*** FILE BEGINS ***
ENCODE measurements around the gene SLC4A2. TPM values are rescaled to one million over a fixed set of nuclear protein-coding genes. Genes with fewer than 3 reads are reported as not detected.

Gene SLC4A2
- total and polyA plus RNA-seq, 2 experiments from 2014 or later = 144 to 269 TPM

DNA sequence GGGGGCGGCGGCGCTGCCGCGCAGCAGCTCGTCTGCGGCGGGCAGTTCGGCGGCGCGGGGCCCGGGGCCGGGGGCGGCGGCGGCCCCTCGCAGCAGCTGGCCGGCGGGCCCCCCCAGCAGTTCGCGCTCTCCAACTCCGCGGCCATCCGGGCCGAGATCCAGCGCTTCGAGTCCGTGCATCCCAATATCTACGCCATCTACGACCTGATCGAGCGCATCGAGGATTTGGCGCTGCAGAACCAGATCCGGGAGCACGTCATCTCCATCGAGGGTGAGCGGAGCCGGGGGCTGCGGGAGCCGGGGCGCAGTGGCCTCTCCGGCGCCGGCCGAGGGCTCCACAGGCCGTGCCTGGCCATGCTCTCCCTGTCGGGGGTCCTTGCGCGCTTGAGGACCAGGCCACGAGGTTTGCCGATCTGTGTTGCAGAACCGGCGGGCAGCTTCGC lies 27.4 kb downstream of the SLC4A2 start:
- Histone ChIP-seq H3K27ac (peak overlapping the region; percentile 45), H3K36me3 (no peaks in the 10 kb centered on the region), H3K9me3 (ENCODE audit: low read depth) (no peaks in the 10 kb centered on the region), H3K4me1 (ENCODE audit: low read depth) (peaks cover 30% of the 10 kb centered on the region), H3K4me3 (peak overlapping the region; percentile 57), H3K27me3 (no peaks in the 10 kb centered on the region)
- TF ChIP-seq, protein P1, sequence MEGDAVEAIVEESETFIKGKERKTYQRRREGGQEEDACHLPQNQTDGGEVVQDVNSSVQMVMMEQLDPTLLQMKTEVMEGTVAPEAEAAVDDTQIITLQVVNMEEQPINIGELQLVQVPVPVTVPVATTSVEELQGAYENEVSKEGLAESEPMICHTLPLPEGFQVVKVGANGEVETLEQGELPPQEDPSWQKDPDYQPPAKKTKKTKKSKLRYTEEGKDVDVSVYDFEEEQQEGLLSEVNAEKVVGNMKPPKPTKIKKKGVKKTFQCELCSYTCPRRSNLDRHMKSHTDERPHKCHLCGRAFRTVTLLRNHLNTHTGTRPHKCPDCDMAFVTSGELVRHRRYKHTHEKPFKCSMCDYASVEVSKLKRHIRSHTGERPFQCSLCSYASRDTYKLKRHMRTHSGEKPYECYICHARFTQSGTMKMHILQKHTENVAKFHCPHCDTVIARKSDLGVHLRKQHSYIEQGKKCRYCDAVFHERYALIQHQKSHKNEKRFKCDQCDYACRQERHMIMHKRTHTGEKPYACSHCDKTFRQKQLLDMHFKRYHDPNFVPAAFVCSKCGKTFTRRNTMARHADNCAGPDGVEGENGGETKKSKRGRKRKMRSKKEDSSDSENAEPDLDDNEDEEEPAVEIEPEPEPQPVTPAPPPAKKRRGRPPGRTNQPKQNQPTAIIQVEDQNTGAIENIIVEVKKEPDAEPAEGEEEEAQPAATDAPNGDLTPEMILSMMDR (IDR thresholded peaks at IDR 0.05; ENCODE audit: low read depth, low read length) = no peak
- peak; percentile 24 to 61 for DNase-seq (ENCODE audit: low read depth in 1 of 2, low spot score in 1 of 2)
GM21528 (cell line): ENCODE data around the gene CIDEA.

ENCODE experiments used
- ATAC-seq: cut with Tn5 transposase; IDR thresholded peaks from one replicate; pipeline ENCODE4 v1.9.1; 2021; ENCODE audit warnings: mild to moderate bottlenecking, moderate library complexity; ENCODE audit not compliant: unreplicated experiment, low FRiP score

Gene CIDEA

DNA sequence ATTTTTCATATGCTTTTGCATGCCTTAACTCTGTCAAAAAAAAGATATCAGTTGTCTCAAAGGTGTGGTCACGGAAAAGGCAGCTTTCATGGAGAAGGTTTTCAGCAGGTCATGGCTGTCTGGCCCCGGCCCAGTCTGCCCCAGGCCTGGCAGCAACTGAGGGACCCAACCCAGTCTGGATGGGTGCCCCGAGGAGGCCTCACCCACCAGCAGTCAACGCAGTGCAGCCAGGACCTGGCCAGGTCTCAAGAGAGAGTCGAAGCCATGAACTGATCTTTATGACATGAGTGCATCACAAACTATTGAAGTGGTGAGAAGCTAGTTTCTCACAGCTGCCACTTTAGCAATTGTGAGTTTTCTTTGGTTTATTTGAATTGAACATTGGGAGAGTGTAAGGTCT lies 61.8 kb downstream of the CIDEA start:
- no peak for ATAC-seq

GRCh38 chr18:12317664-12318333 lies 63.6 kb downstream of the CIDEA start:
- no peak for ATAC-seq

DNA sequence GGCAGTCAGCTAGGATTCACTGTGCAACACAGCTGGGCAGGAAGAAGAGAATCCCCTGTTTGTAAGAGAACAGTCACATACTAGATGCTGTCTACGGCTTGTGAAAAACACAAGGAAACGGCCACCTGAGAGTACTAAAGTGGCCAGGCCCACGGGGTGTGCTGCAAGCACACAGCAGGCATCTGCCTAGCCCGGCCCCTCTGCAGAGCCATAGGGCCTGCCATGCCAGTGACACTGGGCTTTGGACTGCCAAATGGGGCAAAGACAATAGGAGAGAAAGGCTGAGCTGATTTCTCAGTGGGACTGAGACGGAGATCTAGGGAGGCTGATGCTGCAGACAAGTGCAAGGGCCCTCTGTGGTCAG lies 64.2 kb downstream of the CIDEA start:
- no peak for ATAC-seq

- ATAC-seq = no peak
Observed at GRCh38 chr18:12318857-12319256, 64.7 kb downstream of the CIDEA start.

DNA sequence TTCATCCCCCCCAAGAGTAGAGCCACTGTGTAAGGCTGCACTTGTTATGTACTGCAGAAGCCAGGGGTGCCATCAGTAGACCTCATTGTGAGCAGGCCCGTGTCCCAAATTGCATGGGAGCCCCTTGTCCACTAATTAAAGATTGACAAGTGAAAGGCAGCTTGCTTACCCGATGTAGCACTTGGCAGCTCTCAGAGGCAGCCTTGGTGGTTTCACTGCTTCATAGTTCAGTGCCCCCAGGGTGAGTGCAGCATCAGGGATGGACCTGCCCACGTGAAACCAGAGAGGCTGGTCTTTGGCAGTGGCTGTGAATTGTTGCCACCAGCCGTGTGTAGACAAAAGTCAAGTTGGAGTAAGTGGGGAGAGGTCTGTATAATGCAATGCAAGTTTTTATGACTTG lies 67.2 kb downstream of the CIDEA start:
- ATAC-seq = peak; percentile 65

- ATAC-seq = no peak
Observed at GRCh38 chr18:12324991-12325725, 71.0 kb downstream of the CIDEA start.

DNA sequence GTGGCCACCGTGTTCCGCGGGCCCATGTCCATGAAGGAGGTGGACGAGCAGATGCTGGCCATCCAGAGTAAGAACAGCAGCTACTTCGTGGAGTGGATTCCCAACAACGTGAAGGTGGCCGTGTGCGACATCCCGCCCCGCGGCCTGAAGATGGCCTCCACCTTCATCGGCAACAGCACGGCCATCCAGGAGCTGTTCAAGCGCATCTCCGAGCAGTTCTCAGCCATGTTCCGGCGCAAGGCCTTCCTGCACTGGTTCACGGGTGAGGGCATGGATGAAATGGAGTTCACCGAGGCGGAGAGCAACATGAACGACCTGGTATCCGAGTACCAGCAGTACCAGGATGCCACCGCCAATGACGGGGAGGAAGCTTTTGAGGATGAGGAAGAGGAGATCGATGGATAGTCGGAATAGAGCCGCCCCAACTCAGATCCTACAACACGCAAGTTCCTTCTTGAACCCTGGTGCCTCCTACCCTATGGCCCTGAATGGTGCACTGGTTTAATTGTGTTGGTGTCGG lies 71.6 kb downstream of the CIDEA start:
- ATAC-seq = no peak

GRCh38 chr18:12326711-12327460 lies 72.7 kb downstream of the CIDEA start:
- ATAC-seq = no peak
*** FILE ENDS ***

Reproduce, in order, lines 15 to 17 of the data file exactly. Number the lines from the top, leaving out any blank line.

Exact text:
- no peak for ATAC-seq

DNA sequence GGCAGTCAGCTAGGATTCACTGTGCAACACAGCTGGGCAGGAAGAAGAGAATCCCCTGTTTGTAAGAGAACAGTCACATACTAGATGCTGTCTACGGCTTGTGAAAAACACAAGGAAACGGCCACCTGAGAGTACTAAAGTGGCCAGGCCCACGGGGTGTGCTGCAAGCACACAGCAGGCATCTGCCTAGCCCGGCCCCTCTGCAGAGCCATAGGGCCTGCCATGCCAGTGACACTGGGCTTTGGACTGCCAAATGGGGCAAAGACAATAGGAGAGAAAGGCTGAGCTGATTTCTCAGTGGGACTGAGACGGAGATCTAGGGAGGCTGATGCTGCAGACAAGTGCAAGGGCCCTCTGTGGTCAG lies 64.2 kb downstream of the CIDEA start:
- no peak for ATAC-seq